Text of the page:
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Your Vice Is a Locked Room and Only I Have the Key Review

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A sensual shocker and proto stalk ‘n’ slasher

by Chris McEneany Oct 19, 2015 at 10:34 AM

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    Your Vice Is a Locked Room and Only I Have the Key Review

    Poe’s classic short story of Poetic justice, The Black Cat, has had many adaptations and interpretations over the years.

    Its dark vein of paranoia and sly comeuppance remains gripping no matter how many permutations the tale can go through. In the hands of Sergio (Torso) Martino it becomes a voyage into erotic manipulation and convoluted revenge, and a crucial turn in the baroque labyrinth of the giallo.
    With its highly literate but somewhat unwieldy title of Your Vice is a Locked Room and Only I Have the Key, this 1972 sensual shocker is a proto stalk ‘n’ slasher following on from the likes of Mario Bava’s Blood and Black Lace and, most pertinently, his Blood Bath, to which Vice really owes the biggest debt.

    When Luigi Pistilli’s washed-out author, Oliviero, turns to the bottle (the ubiquitous J&B) and revels in drug-fuelled binges and decadent affairs left, right and centre, his aberrant behaviour seems to spark off a spate of sadistic killings. Young women are getting themselves carved-up, and the local police seem to have him in their sights. Oliviero’s rundown chateau becomes a battleground of desire, suspicion and violence between himself and his harshly treated and long-suffering wife, Irina (the exquisitely beautiful Anita Strindberg), and as more murders occur, the dysfunctional are forced to become complicit in nefarious deeds. But their emotionally overwrought dilemma is only going to get worse when Oliviero’s long-unseen niece Fiorina (the absolutely jaw-droppingly sexy Edwige Fenech) arrives out-of-the-blue and causes a sensual uproar for them both.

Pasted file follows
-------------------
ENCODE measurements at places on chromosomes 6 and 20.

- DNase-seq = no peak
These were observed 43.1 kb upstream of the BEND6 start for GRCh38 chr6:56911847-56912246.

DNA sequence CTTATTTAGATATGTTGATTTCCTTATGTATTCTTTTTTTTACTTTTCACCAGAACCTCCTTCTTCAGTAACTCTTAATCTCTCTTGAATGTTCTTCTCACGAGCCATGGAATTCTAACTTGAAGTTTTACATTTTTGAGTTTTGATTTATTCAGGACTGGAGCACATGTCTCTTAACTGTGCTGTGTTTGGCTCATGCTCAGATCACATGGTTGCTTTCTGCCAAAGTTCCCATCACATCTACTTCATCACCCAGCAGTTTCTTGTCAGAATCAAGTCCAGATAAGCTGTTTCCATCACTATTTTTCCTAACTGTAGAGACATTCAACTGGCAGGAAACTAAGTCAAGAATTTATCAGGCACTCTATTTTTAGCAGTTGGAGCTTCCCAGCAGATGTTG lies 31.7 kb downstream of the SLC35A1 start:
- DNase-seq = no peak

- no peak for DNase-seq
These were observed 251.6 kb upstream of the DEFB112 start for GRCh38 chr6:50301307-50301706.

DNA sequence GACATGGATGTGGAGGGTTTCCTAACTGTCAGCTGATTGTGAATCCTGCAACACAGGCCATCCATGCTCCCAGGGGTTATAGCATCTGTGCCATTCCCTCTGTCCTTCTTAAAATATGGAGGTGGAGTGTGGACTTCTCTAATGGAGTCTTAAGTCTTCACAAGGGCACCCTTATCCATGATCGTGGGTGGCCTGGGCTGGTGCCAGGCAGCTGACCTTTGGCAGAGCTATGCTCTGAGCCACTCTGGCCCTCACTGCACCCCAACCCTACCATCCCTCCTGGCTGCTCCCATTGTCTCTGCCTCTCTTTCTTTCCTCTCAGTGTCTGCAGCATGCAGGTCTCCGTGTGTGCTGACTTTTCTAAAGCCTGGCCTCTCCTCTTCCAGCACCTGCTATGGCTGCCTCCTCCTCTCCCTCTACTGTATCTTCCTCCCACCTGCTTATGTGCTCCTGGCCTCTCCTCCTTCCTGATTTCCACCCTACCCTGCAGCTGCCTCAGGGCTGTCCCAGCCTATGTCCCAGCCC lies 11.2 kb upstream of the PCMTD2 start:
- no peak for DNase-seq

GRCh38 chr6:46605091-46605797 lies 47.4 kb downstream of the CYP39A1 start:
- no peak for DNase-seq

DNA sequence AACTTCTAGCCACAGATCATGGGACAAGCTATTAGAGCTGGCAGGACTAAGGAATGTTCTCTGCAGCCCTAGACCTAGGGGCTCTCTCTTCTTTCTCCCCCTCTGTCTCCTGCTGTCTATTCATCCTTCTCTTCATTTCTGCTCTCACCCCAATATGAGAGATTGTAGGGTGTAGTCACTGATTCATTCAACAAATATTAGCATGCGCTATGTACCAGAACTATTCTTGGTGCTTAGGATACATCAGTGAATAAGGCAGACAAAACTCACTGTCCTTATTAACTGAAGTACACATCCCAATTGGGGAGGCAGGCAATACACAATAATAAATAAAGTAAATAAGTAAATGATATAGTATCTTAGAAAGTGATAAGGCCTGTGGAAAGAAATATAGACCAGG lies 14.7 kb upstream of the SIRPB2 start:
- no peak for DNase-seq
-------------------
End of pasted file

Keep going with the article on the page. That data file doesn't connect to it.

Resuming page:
And all the while, that black cat that belonged to Oliviero’s late mother, whom he worshipped, is prowling about, nudging tensions and helping tighten the noose. Called Satan, this slinky little brute has an abject hatred for Irina ... but can do no wrong in the eyes of Oliviero. The atmosphere inside the chateau swiftly becomes combustible with sexual angst. Clearly, somebody is pulling the strings somewhere along the line. But who? And why?

    Whilst Martino’s film is abundantly misogynistic on the surface, it cleverly reveals itself to be anything but with strangled femininity exposed as devilishly cunning when confronted by arrogant machismo . And whilst the narrative is deliberately cloying and emotionally claustrophobic, the plot capably opens up the proceedings to give breadth and scope with wider implications to the deadly goings-on and multiple locations beyond the ruined chateau.